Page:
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My beloved Vulcan Park and Museum commissioned me to write a play about Southern political activist Virginia Durr. I had to confess I didn't know who Virginia Durr was. But after absorbing her memoir Outside the Magic Circle I couldn't wait to get started. Research turned up hours of interviews with her and countless newspaper stories about her. From all of that it seemed a simple matter to craft the narrative that became Too Many Questions: an Evening with Virginia Durr.

I was inspired along the way by the certain knowledge that the perfect actor for the role was already out there: my friend of many years Ginny Stahlman Crooks. I wrote the script with her in mind and she's been performing it to wide acclaim ever since.

This script is now availabe for production -- contact me.

 

Ginny as Virginia Durr at the
Westminster Arts Center at Bloomfield College.
Photo by Howard Brayman.

 

One of the most intriguing projects I've ever been asked to work on! I was commissioned by Vulcan Park and Museum to write a one-man show honoring local hero Alvin Vogtle. I had heard of Alvin but did not know the details. But the broad strokes of his story are widely-documented -- and fictionalized in the book and film The Great Escape -- and I was blessed to get to know his granddaughter Katie Baldwin Kirtley, the keeper of the family legacy. 

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So meeting Katie was the first lucky break the show got. The second was that the outstanding and very busy actor Dane Peterson was available to play Alvin in the premiere production. Dane is not only extraordinarily gifted, but practically a physical double for Alvin.

Dane Peterson profile shot

The world premiere was on a weeknight at an out-of-the-way location, so I feared very few people would attend. How wrong I was!

alvin vogtle audience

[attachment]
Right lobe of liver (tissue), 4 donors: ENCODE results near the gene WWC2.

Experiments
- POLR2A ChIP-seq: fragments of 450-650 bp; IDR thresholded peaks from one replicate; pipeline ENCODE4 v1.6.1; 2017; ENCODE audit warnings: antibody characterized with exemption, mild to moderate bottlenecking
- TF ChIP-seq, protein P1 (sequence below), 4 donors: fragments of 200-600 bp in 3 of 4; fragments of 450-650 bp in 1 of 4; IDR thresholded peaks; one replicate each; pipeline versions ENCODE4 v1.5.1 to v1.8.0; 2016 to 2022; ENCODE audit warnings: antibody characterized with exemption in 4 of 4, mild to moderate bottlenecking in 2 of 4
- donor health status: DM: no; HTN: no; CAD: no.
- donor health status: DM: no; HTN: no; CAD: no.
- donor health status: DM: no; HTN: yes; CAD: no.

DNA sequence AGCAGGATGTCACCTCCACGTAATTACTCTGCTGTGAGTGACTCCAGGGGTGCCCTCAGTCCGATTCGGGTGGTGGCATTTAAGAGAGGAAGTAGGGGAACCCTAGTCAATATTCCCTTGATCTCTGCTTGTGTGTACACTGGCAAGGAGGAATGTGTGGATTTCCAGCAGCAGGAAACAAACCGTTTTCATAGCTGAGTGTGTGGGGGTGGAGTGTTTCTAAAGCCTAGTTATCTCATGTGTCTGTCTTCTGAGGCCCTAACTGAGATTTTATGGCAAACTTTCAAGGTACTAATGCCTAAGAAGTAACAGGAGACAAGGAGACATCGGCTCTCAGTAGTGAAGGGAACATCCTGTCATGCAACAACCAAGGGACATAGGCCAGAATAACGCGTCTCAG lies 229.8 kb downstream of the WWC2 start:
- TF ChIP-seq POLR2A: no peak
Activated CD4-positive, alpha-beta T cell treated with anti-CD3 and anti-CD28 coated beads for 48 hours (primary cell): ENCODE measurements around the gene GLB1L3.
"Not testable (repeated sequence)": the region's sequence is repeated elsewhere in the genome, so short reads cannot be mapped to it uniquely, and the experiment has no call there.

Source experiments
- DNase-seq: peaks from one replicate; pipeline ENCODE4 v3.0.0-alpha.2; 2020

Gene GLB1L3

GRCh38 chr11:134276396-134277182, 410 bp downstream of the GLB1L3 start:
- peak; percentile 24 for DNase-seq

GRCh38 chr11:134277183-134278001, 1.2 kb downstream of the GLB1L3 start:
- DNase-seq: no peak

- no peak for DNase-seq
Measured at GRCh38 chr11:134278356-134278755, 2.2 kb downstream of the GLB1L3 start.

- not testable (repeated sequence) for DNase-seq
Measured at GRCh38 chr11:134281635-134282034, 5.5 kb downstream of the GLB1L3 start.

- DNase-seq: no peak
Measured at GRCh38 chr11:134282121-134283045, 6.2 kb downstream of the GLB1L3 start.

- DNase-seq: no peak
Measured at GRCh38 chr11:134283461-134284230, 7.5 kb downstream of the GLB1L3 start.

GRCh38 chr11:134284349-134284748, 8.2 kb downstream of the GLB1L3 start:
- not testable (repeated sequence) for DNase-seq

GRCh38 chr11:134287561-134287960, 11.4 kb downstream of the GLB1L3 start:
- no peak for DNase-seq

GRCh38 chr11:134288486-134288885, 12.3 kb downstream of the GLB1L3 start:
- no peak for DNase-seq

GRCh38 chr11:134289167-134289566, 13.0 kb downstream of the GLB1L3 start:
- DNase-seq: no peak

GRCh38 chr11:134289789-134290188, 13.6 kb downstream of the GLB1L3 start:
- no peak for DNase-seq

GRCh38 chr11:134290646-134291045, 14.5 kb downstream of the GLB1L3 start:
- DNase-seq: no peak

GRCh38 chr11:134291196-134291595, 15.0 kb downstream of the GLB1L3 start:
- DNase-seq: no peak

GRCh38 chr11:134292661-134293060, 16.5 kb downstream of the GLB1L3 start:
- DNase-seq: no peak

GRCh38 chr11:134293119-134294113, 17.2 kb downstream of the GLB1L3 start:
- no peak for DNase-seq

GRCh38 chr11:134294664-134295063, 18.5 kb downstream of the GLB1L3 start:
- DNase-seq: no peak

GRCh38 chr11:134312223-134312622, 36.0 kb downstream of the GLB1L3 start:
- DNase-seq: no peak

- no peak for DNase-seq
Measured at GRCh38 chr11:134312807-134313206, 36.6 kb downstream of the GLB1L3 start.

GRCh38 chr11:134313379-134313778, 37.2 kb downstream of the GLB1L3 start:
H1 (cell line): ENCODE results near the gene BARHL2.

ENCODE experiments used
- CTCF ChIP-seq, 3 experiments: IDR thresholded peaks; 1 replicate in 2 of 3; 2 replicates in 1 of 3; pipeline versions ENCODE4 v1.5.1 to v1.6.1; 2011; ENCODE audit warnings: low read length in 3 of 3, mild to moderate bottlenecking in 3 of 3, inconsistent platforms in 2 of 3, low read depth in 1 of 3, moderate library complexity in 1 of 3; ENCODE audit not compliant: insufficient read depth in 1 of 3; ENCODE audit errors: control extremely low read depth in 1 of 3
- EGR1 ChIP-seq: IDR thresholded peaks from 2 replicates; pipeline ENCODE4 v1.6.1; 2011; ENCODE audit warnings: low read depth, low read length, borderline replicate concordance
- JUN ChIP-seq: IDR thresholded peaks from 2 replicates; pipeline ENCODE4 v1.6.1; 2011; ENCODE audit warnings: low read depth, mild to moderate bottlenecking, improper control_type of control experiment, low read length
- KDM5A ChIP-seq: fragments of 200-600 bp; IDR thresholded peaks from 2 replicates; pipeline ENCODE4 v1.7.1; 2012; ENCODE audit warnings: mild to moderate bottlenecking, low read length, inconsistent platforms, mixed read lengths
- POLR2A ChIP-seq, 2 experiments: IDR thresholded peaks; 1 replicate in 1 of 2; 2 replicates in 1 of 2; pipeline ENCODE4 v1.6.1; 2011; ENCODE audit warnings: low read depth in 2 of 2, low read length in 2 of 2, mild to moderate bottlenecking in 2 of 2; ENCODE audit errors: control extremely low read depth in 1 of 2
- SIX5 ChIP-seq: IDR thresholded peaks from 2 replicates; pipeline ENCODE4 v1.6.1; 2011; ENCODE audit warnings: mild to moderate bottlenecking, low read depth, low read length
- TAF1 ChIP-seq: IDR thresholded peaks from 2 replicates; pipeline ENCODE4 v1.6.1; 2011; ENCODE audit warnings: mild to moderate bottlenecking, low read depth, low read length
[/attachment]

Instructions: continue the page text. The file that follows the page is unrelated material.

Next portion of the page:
The show was a tremendous success and is now touring the southeast with the fine actor James Ward out there as Alvin.

This script is currently exclusive to Vulcan Park and Musuem. Contact me for details about its future availability.

 

booker t washingtonW.E.B.DuBois

I was commissioned this fall to write a play dramatizing the conflict between Booker T. Washington and W.E.B. Du Bois. Drawing on these men’s own words, and on stories others told about them, I was able to creative a narrative throughline that gave the two men the opportunity to voice their opinions in open debate with one another. The result is the two-man drama A Matter of Conscience. The opinions they voice are entirely true and fully their own; only the circumstance for their debate is imaginary...

This script is currently exclusive to Vulcan Park and Musuem. Contact me for details about its future availability.

 

An intriguing script challenge. I was commissioned to write a play that was somehow "about" the historic first meeting of the Southern Conference for Human Welfare, held in Birmingham in November 1938. (One famous moment of which was First Lady Eleanor Roosevelt's protesting the segregation of the attendees by moving her chair into the "no man's land" of the center aisle, to the frustration of new police chief Bull Connor.) The result was Crossing Lines, a two-person show in which the African American bellman at a segregated hotel comes into conflict with a woman from the North who has come to Birmingham for the Conference. She too is African American but has never encountered segregation before, and is surprised by his acceptance of the situation. This script is now availabe for production -- contact me.

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